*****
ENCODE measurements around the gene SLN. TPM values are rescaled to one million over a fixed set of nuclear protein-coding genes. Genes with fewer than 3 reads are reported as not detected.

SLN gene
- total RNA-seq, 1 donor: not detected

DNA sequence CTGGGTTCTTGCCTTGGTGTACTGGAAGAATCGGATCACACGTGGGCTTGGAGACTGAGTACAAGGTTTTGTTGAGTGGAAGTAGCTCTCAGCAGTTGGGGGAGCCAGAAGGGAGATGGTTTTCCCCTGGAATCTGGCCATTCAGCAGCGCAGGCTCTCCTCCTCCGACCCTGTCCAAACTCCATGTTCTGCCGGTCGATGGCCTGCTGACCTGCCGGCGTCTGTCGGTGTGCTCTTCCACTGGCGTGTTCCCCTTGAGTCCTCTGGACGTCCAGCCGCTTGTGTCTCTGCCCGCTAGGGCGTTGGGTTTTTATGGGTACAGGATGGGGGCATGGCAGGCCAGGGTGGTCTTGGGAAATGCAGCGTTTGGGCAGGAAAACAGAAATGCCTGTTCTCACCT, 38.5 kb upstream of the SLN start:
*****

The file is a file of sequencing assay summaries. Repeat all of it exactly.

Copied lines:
ENCODE measurements around the gene SLN. TPM values are rescaled to one million over a fixed set of nuclear protein-coding genes. Genes with fewer than 3 reads are reported as not detected.

SLN gene
- total RNA-seq, 1 donor: not detected

DNA sequence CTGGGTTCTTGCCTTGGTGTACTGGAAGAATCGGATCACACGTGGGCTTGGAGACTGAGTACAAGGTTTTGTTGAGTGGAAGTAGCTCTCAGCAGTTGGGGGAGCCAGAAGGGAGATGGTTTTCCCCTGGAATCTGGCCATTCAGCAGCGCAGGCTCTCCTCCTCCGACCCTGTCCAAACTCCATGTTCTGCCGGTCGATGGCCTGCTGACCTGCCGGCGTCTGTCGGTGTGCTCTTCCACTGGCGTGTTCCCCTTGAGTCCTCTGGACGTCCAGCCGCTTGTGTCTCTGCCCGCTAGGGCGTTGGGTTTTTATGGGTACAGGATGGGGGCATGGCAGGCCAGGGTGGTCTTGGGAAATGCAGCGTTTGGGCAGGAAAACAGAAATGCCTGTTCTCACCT, 38.5 kb upstream of the SLN start: